Studies on these ships (E71) began in 1969. The limited capacities of the Belgian shipyards meant that they were for a moment expected to be built in Holland, but they were finally built locally, in Boëwerf and Cockerill, shipyards of Temse and Hoboken. They proceeded from a rather Batavian design, but with French equipment, and props studied for the harsh conditions of the North Sea. Their equipment was fully compatible with the latest NATO standards, in accordance with the full integration of the modest Belgian navy into the NATO defense system.
The Wielingen, Westdiep, Wandelaar and Westhinder were completed in pairs in January and November 1978. They had a central operation located between two decks, equipped with NBC. They were only gradually modernized. Currently, only the first two are active, the Westhinder having been withdrawn following a fortune at sea and never repaired. The Wandelaar has been placed in reserve.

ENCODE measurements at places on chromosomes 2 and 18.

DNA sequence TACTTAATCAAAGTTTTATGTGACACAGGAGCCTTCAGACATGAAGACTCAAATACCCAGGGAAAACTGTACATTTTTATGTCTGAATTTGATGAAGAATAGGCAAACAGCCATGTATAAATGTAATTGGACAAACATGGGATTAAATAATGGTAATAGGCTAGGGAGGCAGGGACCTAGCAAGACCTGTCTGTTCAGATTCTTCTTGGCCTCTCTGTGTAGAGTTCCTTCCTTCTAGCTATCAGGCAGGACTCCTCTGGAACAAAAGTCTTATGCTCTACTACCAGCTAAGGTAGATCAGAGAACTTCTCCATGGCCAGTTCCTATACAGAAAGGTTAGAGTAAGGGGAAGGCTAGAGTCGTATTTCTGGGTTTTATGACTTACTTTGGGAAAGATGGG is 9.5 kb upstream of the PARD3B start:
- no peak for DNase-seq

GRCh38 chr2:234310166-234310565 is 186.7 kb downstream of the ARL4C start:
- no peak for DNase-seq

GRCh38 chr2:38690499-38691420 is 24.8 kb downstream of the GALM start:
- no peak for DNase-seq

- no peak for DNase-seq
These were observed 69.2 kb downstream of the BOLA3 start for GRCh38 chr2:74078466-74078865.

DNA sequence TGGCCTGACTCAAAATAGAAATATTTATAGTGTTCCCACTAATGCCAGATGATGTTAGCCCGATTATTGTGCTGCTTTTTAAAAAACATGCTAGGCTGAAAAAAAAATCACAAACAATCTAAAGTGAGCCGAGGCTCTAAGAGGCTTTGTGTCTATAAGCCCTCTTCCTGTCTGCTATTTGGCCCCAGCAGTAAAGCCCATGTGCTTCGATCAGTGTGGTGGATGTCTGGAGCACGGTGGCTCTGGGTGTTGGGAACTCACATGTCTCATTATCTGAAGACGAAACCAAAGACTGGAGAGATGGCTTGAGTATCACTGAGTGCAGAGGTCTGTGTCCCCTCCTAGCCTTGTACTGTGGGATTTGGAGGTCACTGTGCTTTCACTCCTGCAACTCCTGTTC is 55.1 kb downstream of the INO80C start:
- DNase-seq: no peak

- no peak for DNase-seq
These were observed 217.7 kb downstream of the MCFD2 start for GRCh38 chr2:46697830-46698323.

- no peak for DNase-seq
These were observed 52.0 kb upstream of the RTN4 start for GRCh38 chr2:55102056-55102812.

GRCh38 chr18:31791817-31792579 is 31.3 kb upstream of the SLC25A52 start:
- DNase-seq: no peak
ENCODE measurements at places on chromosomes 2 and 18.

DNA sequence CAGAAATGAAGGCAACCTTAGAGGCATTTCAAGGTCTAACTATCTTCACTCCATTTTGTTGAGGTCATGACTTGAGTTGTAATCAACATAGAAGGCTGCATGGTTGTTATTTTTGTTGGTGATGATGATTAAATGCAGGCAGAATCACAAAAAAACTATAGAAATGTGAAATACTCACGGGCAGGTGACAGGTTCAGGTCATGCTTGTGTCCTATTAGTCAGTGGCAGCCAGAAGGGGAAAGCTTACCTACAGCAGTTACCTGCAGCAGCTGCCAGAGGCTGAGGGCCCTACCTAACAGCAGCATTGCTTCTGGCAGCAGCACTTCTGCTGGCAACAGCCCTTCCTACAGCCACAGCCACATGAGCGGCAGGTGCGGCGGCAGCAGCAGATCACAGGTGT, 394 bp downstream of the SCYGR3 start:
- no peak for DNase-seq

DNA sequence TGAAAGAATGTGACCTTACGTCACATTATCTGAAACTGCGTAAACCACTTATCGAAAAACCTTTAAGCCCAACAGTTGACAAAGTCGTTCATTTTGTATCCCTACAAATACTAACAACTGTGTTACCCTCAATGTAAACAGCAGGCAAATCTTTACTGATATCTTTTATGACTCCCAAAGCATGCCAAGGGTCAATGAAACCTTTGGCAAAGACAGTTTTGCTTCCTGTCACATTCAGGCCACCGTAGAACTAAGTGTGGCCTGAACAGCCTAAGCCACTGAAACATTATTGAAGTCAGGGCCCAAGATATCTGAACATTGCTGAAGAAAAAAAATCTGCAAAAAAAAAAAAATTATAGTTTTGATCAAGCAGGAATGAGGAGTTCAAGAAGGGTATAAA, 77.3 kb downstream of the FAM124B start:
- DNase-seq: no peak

Displacement: 1880-2283 tons PC.
Dimensions: 106.4 x 12.3 x 5.3 m.
Propulsion: 2 propellers, 2 CODOG, 1 turb. Olympus, 28,000 hp and 25 knots max., 2 Cockerill V12 diesels giving 6000 hp and 20 knots.
Armament: 4 MM 38 Exocet, 1 MA Sea Sparrow octuple, 1 gun of 100 mm DP, 1 LR ASM Bofors 375 mm, 2 LT L5.
Electronics: DA-05, WM-25, Sonar SQS-505A radars, 2 Corvus decoy launchers.